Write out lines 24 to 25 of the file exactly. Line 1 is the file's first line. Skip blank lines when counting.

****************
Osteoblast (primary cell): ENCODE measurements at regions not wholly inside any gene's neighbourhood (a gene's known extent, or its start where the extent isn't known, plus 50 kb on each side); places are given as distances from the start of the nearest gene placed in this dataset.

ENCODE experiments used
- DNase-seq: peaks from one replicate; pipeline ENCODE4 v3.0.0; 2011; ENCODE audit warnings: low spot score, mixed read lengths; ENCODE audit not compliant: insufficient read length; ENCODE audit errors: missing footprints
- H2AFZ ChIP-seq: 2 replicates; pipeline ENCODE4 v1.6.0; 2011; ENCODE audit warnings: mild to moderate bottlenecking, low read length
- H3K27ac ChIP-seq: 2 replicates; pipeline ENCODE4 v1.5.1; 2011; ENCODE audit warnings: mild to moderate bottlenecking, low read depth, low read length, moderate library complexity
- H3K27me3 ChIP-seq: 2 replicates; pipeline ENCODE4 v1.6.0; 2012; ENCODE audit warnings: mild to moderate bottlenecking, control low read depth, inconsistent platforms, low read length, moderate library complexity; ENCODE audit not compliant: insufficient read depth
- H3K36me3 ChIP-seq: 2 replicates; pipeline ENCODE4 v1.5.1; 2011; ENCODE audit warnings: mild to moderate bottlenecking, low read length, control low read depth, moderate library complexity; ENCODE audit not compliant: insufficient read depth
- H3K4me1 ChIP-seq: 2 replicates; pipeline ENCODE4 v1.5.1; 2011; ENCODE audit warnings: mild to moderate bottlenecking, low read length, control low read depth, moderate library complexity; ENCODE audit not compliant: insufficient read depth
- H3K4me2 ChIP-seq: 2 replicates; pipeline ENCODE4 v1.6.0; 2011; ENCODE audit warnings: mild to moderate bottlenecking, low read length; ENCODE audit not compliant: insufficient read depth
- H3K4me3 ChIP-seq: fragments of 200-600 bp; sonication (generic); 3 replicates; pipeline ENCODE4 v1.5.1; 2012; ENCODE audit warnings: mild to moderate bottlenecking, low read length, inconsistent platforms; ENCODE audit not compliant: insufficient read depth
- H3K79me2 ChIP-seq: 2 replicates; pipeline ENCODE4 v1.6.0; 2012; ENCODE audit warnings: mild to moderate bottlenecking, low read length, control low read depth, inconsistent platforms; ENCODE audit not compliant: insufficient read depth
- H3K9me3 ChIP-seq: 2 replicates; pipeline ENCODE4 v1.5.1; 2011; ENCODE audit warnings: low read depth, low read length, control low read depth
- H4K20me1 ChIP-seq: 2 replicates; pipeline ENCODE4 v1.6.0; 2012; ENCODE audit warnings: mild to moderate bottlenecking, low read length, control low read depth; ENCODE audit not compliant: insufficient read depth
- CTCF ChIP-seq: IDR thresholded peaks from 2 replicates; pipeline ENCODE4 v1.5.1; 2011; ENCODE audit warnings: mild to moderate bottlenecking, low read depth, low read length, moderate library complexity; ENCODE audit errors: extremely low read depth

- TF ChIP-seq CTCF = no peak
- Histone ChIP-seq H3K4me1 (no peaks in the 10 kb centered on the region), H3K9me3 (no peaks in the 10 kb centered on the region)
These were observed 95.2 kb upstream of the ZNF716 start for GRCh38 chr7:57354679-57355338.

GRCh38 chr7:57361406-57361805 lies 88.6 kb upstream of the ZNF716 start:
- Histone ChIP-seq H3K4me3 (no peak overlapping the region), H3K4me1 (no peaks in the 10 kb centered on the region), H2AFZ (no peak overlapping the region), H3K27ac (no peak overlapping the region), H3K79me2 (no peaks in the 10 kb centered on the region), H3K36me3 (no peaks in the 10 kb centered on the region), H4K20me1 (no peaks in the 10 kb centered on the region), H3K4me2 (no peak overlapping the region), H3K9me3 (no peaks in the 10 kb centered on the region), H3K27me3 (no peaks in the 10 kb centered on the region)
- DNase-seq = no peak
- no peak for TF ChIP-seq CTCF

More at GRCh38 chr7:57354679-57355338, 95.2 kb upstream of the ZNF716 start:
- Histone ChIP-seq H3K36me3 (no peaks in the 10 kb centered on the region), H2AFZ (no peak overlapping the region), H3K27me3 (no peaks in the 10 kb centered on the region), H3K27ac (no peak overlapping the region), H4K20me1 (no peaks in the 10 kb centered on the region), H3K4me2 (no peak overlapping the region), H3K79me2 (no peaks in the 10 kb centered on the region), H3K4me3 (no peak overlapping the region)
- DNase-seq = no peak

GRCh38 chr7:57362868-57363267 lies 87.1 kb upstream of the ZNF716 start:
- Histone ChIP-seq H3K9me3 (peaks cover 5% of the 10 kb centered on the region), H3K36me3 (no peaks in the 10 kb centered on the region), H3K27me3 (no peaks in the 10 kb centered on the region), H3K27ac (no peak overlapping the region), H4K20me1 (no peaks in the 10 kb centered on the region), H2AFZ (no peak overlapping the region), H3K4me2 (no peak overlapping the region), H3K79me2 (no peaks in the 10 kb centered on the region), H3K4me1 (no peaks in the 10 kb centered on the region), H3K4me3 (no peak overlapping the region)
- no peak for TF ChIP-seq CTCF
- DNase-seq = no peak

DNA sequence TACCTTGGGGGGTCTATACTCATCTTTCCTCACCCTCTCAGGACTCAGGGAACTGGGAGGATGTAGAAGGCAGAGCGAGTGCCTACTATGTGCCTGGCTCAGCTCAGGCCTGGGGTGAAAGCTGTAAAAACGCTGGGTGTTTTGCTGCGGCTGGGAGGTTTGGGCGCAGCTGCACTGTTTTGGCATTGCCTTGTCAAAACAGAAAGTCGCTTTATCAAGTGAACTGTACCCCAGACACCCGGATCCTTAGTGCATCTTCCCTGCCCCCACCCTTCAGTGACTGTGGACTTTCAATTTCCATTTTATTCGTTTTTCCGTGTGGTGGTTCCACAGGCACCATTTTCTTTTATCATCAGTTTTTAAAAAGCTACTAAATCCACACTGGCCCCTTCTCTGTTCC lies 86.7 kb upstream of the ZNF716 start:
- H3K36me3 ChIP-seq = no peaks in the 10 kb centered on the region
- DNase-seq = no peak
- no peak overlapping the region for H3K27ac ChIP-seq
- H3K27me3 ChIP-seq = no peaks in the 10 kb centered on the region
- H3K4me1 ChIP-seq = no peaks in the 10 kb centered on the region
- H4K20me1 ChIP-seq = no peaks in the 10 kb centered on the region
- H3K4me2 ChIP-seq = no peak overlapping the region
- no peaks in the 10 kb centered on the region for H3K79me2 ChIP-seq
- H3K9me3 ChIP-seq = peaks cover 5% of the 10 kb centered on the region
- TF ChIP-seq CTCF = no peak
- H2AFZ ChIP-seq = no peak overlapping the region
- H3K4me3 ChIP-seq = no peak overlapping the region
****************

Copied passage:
- DNase-seq = no peak

GRCh38 chr7:57362868-57363267 lies 87.1 kb upstream of the ZNF716 start: